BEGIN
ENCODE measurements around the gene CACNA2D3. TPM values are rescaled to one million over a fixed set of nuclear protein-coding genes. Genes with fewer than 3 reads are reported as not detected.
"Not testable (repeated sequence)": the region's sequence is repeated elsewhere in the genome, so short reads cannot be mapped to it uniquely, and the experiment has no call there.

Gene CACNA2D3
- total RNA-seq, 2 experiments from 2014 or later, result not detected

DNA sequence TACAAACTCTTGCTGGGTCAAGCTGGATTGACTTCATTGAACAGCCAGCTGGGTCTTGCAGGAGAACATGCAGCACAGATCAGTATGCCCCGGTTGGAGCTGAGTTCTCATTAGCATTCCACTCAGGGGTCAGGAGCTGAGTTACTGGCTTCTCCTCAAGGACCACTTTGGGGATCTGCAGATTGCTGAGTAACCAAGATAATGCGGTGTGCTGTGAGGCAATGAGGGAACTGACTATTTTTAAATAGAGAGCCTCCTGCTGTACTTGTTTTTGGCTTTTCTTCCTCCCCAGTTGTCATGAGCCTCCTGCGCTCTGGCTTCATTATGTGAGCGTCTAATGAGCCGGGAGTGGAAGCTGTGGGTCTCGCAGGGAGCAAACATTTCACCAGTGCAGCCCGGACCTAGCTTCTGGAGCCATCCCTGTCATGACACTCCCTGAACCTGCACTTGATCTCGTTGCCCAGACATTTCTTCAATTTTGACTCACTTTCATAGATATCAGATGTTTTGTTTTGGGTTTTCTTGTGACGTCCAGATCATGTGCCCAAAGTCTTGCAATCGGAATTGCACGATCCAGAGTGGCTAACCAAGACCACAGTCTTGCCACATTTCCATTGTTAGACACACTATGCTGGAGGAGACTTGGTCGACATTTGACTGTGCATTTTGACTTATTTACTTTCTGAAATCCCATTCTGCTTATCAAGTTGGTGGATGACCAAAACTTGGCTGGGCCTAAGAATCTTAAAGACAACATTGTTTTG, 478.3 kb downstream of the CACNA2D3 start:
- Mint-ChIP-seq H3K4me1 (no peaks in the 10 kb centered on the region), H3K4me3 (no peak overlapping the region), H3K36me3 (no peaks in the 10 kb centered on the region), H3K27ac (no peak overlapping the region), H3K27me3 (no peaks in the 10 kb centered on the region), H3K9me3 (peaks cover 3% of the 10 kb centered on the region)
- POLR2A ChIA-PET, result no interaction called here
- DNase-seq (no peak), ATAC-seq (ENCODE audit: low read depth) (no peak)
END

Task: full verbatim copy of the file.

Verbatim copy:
ENCODE measurements around the gene CACNA2D3. TPM values are rescaled to one million over a fixed set of nuclear protein-coding genes. Genes with fewer than 3 reads are reported as not detected.
"Not testable (repeated sequence)": the region's sequence is repeated elsewhere in the genome, so short reads cannot be mapped to it uniquely, and the experiment has no call there.

Gene CACNA2D3
- total RNA-seq, 2 experiments from 2014 or later, result not detected

DNA sequence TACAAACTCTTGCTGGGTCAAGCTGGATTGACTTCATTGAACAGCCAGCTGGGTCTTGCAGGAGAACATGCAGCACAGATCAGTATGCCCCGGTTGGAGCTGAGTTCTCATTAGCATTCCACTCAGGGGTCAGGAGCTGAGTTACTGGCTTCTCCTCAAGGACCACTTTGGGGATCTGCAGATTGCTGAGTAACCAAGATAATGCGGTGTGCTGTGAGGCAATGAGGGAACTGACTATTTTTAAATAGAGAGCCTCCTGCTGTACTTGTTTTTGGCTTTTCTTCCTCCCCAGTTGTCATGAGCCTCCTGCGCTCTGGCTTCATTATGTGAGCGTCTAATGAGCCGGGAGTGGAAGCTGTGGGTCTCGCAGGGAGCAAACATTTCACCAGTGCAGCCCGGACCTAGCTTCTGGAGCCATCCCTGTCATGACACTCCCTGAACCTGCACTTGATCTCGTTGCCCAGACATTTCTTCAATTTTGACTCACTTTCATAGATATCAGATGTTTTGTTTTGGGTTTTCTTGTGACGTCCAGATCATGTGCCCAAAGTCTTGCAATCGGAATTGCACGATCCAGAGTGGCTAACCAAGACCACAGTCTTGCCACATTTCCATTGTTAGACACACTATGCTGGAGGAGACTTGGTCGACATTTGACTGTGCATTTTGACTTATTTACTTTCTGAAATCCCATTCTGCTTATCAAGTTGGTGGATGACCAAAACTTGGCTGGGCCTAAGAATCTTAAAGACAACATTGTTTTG, 478.3 kb downstream of the CACNA2D3 start:
- Mint-ChIP-seq H3K4me1 (no peaks in the 10 kb centered on the region), H3K4me3 (no peak overlapping the region), H3K36me3 (no peaks in the 10 kb centered on the region), H3K27ac (no peak overlapping the region), H3K27me3 (no peaks in the 10 kb centered on the region), H3K9me3 (peaks cover 3% of the 10 kb centered on the region)
- POLR2A ChIA-PET, result no interaction called here
- DNase-seq (no peak), ATAC-seq (ENCODE audit: low read depth) (no peak)